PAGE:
- In Shudo’s column The Art of Creative Writing. Why not screenplay? Entry #34: In preparation for “Sengoku Majin GoShogun”, he writes about a time when he was younger and more hot-blooded. He was outraged that his script was modified for an episode of Golden Warrior Gold Lightan and demanded to speak to the episode director to find out why. That story ends in the episode director apparently dodging his arrival and the producer inviting him to have a drink. He noticed that the whisky bottle that was presented to him had “apology drink” written on it. When he asked about it, he found it hilarious and his anger dissipated immediately. The producer and him had a good time chatting about movies while drinking, and became good friends afterwards. After this story he writes about his plan to ensure that his scripts would not be altered to his dislike as the chief writer. Sengoku Majin GoShogun was his test to see if he could get away with it. He went out of his way to go to the recording studio for every episode, which some sound directors would consider overstepping his bounds. Thanks to getting the cooperation of the producers and the sound director, Noriyoshi Matsuura, he was able to revert changes made to his scripts at the recording studio or tweak the scripts to incorporate more of an ad-libbed flavor. Actually, Matsuura happily humored his requests at the recording studio. Shudo notes that the fact that the recording had to be performed before illustrations were complete unexpectedly ended up being beneficial as it helped enable this ad-libbing.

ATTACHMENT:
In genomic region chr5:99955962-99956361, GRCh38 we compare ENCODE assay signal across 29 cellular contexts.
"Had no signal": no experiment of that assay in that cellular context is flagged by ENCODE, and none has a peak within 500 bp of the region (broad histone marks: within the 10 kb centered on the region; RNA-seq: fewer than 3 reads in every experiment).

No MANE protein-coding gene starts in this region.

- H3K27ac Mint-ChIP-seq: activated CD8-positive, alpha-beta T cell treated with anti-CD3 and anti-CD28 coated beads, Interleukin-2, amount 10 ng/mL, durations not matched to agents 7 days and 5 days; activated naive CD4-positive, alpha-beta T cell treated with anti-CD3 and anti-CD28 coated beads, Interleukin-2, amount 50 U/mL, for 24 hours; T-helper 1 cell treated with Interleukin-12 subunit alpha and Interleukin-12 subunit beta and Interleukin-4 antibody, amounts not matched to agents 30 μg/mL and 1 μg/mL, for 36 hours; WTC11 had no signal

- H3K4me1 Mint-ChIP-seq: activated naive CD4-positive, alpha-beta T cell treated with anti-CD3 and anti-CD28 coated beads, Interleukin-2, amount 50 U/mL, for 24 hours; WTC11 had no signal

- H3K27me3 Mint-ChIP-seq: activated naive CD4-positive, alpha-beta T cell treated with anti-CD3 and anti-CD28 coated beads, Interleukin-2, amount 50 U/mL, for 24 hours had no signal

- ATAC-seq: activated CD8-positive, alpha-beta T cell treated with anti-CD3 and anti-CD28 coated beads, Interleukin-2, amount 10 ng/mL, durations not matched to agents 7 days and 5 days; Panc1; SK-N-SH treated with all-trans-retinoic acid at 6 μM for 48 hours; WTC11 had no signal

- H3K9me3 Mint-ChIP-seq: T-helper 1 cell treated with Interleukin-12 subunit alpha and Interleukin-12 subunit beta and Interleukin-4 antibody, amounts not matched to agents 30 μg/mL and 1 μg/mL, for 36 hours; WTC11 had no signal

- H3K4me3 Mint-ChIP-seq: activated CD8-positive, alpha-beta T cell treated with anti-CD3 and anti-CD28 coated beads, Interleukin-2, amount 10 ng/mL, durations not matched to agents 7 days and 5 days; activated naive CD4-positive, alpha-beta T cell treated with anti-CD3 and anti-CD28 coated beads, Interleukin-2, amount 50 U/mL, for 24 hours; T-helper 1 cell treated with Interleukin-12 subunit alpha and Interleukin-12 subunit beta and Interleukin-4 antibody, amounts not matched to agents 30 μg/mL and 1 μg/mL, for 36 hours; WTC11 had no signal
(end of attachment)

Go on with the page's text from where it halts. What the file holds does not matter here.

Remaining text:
- Information as to what a roman album is can be found in English here.
- This is in reference to the TV series Idol Angel Yokoso Yoko, written by Takeshi Shudo.
- In the referenced column entry, Takeshi Shudo writes about the difficulties of balancing the commercial interests from various sponsors of Idol Angel Yokoso Yoko. He had been receiving a lot of pressure to get rid of the character Saki because she was a popular character that had no commercial toy merchandising tie-ins. The toy sponsors basically viewed her as nothing but a nuisance and wanted him to “kill off” (i.e. write her out) the character. He kept battling the pressures of the sponsors and continued to write his scripts as he pleased. He briefly mentions that he rewrote parts of Koyama’s screenplay to re-purpose it as a Christmas episode. This was episode 38, The day the Earth ran out of oxygen. According to Japanese wikipedia for Yokoso, due to Saki being kept in the show for so long and the production staff ignoring the desires of the sponsors, said sponsors pulled out and bombarded Ashi Productions with complaints and damages claims. Shudo was apparently unaware of how much trouble it brought Ashi Productions. Consequently, the originally planned 52 episode TV series was cut off after episode 43.